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Hicks v. Feeney

filed: June 22, 1988.

ROY HICKS, APPELLANT
v.
ROBERT C. FEENEY, INDIVIDUALLY AND IN HIS OFFICIAL CAPACITY AS HOSPITAL DIRECTOR OF THE DELAWARE STATE HOSPITAL, A FACILITY IN THE DIVISION OF MENTAL HEALTH, DEPARTMENT OF HEALTH AND SOCIAL SERVICES STATE OF DELAWARE, APPELLEE



On Appeal from the United States District Court For the District of Delaware, D.C. Civil Action No. 83-185.

Seitz, Hutchinson and Rosenn, Circuit Judges.

Author: Hutchinson

Opinion OF THE COURT

HUTCHINSON, Circuit Judge.

This case involves the dismissal of a plaintiff's action for failure to comply with a district court's discovery order. The sanction is harsh. Nevertheless, considering appellant's willful refusal to afford appellee discovery relevant, at the least, to the undecided issue of appropriate relief, the district court did not abuse its discretion. We will therefore affirm.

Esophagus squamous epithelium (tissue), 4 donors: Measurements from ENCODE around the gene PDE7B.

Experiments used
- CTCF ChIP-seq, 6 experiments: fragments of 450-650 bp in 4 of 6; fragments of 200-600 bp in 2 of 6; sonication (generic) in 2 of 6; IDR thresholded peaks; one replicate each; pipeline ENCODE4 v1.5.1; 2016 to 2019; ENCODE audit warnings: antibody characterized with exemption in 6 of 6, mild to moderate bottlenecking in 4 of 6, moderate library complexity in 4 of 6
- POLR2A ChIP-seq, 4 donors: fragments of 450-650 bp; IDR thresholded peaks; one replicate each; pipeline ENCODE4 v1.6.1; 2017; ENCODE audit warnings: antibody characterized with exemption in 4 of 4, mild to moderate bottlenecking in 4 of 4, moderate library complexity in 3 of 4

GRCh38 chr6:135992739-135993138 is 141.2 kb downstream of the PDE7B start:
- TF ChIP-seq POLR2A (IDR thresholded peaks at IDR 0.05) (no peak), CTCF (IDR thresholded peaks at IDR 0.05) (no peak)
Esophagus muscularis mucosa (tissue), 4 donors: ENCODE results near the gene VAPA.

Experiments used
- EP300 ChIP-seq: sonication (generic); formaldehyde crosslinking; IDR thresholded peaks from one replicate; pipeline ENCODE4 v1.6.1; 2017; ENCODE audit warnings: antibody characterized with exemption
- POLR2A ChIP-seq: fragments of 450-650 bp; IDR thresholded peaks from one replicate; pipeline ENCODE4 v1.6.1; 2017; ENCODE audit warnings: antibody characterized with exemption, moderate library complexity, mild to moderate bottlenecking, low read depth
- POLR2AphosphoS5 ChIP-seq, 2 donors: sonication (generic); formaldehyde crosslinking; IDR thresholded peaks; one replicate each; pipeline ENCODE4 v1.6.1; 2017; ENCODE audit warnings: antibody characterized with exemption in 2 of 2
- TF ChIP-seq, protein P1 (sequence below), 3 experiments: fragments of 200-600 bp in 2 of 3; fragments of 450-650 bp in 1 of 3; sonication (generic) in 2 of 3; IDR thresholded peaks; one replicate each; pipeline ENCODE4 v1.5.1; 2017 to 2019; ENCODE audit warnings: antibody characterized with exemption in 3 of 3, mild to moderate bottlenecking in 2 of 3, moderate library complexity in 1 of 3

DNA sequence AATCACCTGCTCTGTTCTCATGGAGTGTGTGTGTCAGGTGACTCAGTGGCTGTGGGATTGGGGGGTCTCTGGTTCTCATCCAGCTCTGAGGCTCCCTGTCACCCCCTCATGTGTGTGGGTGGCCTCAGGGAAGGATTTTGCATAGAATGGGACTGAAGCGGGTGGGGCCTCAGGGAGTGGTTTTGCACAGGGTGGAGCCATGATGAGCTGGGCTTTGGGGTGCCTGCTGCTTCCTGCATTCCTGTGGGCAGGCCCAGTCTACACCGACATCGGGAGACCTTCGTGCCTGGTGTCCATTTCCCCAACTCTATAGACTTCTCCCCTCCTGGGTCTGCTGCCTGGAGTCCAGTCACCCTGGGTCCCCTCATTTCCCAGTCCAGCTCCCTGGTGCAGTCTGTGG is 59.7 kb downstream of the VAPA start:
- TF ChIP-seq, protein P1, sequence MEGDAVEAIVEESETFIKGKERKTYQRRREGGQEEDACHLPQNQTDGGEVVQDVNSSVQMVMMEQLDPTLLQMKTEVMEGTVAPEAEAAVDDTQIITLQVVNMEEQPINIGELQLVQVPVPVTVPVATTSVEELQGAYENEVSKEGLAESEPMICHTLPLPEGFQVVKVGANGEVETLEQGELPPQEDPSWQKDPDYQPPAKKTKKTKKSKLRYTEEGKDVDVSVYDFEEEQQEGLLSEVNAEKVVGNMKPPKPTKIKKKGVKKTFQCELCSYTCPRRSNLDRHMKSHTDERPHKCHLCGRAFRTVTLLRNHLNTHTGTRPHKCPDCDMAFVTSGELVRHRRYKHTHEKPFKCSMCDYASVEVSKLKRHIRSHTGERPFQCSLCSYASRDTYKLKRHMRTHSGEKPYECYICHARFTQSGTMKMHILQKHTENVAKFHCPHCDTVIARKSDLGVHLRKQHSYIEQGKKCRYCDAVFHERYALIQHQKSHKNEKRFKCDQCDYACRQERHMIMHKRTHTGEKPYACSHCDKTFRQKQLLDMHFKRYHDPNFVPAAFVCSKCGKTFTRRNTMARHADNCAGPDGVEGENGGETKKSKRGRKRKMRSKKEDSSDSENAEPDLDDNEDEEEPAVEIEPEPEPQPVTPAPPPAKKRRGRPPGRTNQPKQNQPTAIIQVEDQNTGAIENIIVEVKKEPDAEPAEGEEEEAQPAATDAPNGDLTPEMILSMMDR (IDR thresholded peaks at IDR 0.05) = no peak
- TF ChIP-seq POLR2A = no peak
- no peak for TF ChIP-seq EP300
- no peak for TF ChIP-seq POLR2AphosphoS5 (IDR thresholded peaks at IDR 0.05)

On November 18, 1982 the Family Court of the State of Delaware found plaintiff Roy Hicks (Hicks) guilty of criminal contempt. The court sentenced Hicks to thirty days in jail, but suspended the sentence in favor of a one year probation. As a condition of the probation, Hicks was sent to the Delaware State Hospital (DSH) for a seventy-two-hour evaluation, and for continued hospitalization, if recommended by DSH, "as may be permitted by law, unless sooner discharged according to law." Hicks was not released until January 12, 1983, fifty-four days after his admission.*fn1

Hicks brought a 42 U.S.C.A. § 1983 (West 1981) civil rights action in district court against Robert Feeney (Feeney), director of DSH. Hicks sought declaratory and injunctive relief against Feeney in his official capacity and compensatory damages against him as an individual. Both parties moved for summary judgment. The district court held that although Hicks's liberty interest was violated by his confinement at DSH, adequate post-deprivation remedies existed to remedy it. Therefore, his right to procedural due process was not violated. Hicks v. Feeney, 596 F. Supp. 1504, 1512 (D. Del. 1984) (Hicks I),vacated, 770 F.2d 375 (3d Cir. 1985). The district court also found that Hicks's substantive due process rights were not violated. Id. at 1513. Finally, the district court found that because Hicks's rights were not "clearly established" at the time of the violation, Feeney was entitled to qualified immunity. Id. at 1515.